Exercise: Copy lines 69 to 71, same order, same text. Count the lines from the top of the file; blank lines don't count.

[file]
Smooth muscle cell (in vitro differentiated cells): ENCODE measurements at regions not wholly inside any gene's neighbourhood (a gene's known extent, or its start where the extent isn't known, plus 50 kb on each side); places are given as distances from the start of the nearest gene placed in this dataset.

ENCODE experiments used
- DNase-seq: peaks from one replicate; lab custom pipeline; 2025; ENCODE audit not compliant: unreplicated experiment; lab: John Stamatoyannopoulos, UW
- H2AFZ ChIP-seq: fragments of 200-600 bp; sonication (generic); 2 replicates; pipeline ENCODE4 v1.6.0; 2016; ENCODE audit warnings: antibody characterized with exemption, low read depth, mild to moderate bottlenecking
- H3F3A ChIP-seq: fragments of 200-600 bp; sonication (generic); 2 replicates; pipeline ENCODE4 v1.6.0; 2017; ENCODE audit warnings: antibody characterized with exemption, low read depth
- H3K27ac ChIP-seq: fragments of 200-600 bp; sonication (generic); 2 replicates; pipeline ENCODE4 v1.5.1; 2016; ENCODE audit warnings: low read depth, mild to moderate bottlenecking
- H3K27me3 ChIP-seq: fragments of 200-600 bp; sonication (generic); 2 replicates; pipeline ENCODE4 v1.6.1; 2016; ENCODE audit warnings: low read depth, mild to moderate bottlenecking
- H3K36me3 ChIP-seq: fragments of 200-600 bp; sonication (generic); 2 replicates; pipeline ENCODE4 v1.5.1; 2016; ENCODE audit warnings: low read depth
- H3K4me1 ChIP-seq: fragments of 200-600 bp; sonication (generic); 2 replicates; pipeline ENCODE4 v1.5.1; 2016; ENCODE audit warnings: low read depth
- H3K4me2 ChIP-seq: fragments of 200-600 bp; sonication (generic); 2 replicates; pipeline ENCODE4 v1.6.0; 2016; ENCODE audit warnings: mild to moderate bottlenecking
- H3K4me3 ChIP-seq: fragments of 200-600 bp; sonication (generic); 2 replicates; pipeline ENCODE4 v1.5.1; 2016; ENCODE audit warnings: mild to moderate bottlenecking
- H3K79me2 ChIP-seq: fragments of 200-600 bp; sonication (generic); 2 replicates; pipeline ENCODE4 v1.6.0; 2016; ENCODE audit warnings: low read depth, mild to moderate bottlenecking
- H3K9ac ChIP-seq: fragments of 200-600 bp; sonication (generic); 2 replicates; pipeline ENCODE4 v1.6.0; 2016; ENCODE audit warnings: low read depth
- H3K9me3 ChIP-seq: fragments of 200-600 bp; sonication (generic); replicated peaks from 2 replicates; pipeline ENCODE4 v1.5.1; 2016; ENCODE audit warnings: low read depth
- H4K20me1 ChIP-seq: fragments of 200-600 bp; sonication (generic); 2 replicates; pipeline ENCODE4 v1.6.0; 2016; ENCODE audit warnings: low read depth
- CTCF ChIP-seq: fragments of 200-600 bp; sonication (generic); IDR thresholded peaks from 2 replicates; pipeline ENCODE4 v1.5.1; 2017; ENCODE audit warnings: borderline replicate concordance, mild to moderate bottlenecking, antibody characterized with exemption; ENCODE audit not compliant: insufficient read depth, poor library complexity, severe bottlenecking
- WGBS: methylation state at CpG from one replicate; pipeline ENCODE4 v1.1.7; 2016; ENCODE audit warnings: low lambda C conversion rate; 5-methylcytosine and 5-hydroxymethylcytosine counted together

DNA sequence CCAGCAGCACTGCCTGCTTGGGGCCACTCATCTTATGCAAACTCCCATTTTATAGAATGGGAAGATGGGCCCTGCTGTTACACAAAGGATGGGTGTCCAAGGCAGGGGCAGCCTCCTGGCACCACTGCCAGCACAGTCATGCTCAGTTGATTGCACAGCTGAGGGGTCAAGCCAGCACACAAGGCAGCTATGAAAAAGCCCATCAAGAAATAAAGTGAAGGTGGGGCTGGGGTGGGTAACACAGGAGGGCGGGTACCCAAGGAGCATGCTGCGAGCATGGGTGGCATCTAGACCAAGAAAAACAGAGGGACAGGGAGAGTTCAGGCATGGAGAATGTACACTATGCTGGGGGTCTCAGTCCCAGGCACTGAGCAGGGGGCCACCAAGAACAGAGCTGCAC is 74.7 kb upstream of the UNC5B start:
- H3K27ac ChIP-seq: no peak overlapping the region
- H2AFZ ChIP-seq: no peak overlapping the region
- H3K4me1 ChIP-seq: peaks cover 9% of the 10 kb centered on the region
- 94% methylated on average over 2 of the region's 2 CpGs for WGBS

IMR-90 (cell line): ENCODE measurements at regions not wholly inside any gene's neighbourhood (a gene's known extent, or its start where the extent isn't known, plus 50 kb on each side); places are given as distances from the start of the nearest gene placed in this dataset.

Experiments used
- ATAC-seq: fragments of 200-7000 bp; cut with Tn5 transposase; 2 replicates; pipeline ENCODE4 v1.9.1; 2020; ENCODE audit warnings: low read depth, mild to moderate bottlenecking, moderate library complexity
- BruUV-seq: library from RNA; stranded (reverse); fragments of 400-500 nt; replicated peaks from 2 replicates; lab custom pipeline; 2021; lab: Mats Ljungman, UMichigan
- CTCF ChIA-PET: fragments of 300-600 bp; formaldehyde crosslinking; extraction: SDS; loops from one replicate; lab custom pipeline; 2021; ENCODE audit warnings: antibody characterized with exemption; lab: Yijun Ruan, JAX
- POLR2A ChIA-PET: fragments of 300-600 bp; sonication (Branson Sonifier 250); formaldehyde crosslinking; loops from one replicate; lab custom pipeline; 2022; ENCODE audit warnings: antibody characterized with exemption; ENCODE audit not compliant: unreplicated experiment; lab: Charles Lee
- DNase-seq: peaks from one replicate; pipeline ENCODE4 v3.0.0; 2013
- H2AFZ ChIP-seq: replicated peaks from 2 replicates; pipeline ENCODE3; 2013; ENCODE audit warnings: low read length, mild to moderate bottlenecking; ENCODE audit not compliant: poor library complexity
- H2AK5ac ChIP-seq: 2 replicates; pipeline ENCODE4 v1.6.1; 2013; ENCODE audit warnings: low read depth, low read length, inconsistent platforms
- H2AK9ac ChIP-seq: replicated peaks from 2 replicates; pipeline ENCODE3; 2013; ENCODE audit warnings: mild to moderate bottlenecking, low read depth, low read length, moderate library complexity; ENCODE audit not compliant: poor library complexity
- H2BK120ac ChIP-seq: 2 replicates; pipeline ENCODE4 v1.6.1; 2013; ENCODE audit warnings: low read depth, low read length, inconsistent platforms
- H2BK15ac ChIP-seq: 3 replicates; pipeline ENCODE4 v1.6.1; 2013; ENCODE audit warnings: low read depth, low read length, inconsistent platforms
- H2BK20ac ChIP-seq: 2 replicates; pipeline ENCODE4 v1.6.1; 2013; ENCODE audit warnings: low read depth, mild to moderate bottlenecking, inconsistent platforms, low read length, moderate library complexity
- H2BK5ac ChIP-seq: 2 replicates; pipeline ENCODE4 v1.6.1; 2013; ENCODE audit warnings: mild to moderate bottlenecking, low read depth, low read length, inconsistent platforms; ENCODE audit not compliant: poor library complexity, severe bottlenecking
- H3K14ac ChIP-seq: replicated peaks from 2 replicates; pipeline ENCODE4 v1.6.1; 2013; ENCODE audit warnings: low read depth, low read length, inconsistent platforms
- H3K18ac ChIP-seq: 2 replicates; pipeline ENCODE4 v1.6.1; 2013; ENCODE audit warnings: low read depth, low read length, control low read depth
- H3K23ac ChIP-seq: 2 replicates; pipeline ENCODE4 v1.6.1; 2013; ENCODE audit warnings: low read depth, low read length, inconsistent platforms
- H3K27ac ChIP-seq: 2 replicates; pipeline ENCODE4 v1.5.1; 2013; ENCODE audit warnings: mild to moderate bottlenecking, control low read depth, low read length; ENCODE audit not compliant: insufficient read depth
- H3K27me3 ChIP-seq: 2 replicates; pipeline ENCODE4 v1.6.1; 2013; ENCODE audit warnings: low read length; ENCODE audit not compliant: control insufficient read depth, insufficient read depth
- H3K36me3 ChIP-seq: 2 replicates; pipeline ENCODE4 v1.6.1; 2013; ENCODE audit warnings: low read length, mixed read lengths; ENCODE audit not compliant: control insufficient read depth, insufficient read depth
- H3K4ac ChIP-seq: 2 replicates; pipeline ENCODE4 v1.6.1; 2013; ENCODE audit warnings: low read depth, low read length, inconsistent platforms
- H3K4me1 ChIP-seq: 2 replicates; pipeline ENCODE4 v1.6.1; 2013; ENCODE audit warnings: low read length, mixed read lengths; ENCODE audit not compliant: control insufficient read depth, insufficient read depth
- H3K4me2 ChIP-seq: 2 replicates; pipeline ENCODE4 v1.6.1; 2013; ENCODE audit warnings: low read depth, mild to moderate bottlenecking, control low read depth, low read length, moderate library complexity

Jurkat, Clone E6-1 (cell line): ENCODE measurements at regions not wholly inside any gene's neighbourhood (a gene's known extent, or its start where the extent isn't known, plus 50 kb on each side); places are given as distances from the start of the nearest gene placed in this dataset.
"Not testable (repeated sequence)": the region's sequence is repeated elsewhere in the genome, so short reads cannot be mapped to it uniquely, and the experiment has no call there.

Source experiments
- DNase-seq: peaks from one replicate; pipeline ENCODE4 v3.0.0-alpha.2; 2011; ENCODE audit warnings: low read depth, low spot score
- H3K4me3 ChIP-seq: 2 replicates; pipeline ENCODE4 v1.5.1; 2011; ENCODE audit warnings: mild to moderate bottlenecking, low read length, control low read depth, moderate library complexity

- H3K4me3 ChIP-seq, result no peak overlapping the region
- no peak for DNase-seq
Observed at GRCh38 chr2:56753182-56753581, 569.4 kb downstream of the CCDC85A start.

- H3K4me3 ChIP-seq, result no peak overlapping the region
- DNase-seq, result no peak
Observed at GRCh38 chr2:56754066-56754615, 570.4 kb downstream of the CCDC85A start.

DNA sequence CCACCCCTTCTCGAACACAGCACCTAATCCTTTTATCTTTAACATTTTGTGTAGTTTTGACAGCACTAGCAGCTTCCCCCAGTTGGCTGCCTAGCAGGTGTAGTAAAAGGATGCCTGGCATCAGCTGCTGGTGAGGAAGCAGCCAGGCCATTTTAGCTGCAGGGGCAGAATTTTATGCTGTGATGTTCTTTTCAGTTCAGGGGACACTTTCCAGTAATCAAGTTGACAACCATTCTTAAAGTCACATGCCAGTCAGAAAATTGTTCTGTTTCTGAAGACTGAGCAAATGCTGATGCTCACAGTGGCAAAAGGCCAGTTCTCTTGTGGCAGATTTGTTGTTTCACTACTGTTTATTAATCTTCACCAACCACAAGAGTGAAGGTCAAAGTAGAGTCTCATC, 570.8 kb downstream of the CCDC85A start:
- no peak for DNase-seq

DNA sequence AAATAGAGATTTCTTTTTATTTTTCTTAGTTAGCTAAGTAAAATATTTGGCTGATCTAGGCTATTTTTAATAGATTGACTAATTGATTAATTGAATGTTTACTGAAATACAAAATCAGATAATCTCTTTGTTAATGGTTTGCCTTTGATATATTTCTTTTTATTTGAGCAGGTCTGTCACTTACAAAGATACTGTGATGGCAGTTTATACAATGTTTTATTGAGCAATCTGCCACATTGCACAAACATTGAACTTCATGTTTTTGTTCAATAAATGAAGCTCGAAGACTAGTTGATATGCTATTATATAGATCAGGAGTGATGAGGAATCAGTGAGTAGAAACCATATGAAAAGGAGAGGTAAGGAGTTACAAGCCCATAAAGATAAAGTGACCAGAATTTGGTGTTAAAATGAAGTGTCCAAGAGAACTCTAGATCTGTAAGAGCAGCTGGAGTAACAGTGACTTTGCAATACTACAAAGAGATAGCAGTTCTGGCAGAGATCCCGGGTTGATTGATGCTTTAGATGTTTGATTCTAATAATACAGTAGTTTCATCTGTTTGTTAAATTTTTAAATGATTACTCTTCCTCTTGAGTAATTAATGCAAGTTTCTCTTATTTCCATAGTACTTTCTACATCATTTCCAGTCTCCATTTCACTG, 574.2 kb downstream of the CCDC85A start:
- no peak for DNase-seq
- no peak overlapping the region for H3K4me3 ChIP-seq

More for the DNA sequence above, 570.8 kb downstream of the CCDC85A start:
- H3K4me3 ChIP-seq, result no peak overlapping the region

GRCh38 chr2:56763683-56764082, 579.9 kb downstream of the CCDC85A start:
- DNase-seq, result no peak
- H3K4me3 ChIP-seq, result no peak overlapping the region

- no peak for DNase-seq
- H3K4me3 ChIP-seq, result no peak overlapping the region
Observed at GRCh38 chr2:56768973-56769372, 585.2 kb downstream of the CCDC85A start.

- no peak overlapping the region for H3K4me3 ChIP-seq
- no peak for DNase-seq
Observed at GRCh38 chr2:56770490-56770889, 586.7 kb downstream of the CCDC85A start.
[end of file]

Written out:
Observed at GRCh38 chr2:56768973-56769372, 585.2 kb downstream of the CCDC85A start.

- no peak overlapping the region for H3K4me3 ChIP-seq
- no peak for DNase-seq